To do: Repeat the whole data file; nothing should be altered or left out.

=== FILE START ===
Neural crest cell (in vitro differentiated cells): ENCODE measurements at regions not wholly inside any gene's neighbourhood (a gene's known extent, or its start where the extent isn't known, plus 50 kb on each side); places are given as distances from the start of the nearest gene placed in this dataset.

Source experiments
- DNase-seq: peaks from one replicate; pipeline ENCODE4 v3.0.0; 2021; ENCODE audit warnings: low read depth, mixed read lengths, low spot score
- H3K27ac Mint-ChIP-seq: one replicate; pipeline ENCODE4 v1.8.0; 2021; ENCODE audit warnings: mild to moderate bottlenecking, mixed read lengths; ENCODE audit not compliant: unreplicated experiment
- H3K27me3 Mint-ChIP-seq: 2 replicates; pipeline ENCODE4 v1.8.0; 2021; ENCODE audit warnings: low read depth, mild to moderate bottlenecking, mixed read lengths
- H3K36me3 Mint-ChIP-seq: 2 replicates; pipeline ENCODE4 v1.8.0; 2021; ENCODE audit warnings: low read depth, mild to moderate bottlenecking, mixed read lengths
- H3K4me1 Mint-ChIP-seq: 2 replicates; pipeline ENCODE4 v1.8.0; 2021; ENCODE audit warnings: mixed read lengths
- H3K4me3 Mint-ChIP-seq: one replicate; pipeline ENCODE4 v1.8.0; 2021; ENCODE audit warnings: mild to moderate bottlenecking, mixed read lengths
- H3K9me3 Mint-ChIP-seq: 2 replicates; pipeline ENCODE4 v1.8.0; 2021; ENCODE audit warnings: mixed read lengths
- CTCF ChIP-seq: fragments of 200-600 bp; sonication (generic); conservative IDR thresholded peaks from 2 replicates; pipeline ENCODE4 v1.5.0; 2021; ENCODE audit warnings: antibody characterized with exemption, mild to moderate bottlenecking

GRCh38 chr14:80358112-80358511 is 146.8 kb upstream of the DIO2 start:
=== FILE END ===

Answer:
Neural crest cell (in vitro differentiated cells): ENCODE measurements at regions not wholly inside any gene's neighbourhood (a gene's known extent, or its start where the extent isn't known, plus 50 kb on each side); places are given as distances from the start of the nearest gene placed in this dataset.

Source experiments
- DNase-seq: peaks from one replicate; pipeline ENCODE4 v3.0.0; 2021; ENCODE audit warnings: low read depth, mixed read lengths, low spot score
- H3K27ac Mint-ChIP-seq: one replicate; pipeline ENCODE4 v1.8.0; 2021; ENCODE audit warnings: mild to moderate bottlenecking, mixed read lengths; ENCODE audit not compliant: unreplicated experiment
- H3K27me3 Mint-ChIP-seq: 2 replicates; pipeline ENCODE4 v1.8.0; 2021; ENCODE audit warnings: low read depth, mild to moderate bottlenecking, mixed read lengths
- H3K36me3 Mint-ChIP-seq: 2 replicates; pipeline ENCODE4 v1.8.0; 2021; ENCODE audit warnings: low read depth, mild to moderate bottlenecking, mixed read lengths
- H3K4me1 Mint-ChIP-seq: 2 replicates; pipeline ENCODE4 v1.8.0; 2021; ENCODE audit warnings: mixed read lengths
- H3K4me3 Mint-ChIP-seq: one replicate; pipeline ENCODE4 v1.8.0; 2021; ENCODE audit warnings: mild to moderate bottlenecking, mixed read lengths
- H3K9me3 Mint-ChIP-seq: 2 replicates; pipeline ENCODE4 v1.8.0; 2021; ENCODE audit warnings: mixed read lengths
- CTCF ChIP-seq: fragments of 200-600 bp; sonication (generic); conservative IDR thresholded peaks from 2 replicates; pipeline ENCODE4 v1.5.0; 2021; ENCODE audit warnings: antibody characterized with exemption, mild to moderate bottlenecking

GRCh38 chr14:80358112-80358511 is 146.8 kb upstream of the DIO2 start: